It seems to me that at this point in the text the phrase "parity reversal has to be a functor" is meant simply in the sense that "it is clear that parity reversal is a functor" ("has to be" in the sense of "it just has to be true").

Because for that to be true the operation given on superrings (the objects) needs to extend to an operation on the maps between them (the morphisms) and in this case it is clear that they do, because the maps preserve the grading and the operation simply swaps the gradings, so that the swapped gradings are then still preserved.

This is a common step when passing to category theory: At the beginning one typically does not so much introduce sophisticated category theoretic constructions, instead one goes along and recognizes that a lot of traditional constructions secretly *are *already category theoretic, and one just makes this explicit.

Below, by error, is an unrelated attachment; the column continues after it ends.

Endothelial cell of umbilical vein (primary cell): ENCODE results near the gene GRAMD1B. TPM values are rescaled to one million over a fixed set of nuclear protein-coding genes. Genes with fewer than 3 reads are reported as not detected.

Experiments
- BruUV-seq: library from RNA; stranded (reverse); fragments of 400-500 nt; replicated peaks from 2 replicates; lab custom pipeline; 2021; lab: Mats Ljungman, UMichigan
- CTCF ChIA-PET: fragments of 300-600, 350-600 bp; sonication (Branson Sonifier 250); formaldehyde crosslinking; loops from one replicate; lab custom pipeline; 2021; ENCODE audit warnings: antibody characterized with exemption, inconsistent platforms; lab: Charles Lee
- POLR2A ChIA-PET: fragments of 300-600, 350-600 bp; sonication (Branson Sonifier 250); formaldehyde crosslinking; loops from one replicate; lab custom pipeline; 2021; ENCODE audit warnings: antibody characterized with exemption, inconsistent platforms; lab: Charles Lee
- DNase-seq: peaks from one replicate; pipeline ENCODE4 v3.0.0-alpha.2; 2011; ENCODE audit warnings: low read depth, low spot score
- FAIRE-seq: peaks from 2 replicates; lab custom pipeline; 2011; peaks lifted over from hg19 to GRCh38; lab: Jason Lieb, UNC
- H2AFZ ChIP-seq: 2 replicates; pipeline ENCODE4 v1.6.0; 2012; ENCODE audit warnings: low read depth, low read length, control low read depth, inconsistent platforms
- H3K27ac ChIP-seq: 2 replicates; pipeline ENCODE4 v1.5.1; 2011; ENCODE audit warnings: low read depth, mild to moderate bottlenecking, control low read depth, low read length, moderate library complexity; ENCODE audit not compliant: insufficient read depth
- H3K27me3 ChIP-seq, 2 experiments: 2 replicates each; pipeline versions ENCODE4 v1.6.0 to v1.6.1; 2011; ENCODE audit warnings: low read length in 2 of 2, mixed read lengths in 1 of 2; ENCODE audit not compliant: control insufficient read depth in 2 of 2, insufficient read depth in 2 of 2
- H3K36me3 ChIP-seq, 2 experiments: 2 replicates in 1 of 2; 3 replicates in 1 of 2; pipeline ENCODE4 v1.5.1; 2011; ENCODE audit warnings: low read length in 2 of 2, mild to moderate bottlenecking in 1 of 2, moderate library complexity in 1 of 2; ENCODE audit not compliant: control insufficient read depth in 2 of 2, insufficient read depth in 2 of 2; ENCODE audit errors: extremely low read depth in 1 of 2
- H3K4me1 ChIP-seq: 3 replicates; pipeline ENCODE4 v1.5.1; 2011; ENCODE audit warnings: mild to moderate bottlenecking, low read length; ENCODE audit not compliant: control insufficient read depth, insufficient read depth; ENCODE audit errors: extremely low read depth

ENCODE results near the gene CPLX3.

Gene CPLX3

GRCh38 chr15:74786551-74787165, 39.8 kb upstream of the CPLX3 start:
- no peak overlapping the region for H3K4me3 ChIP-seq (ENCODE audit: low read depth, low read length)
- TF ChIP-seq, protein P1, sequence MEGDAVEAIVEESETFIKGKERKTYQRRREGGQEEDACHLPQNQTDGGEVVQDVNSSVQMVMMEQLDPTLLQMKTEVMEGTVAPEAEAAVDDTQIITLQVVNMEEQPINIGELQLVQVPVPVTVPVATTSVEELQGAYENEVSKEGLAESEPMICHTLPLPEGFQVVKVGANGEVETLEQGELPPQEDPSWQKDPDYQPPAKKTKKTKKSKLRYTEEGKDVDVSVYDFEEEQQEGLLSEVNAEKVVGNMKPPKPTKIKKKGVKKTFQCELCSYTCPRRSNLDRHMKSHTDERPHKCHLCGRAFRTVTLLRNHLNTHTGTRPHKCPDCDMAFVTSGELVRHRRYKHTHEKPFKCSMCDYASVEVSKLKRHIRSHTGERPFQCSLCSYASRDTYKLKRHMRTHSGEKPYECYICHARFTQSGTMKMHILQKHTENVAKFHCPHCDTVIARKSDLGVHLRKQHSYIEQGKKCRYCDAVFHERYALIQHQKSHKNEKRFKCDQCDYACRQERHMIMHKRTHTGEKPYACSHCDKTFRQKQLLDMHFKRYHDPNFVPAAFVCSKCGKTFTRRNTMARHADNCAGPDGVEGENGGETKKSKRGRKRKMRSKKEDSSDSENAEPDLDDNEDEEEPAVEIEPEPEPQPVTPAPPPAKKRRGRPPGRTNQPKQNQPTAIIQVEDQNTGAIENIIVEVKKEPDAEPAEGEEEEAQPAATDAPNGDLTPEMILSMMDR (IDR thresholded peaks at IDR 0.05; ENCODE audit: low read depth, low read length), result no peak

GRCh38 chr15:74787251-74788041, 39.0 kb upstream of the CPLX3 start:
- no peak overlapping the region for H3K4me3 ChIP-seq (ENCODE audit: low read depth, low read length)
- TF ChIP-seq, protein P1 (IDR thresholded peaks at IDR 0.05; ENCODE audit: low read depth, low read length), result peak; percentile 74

But one may still ask the question that you are asking, regarding the motivation to use tools from category theory. The answer is that looking at supergeometry via tools from category theory helps to organize concepts, avoid mistakes, and generalize appropriately.

For instance

- traditional approaches to supergeometry have difficulties with speaking about infinite-dimensional supermanifolds such as super mapping spaces, which are at the heart of physics. In the functorial perspective this generalization is immediate and transparent.
- traditional supergeometry has "principles" such as the one called "even rules", which are useful but remain a little mysterious. In the functorial perspective these principles gain the status of precise mathematical facts which leave no doubt about what is going on.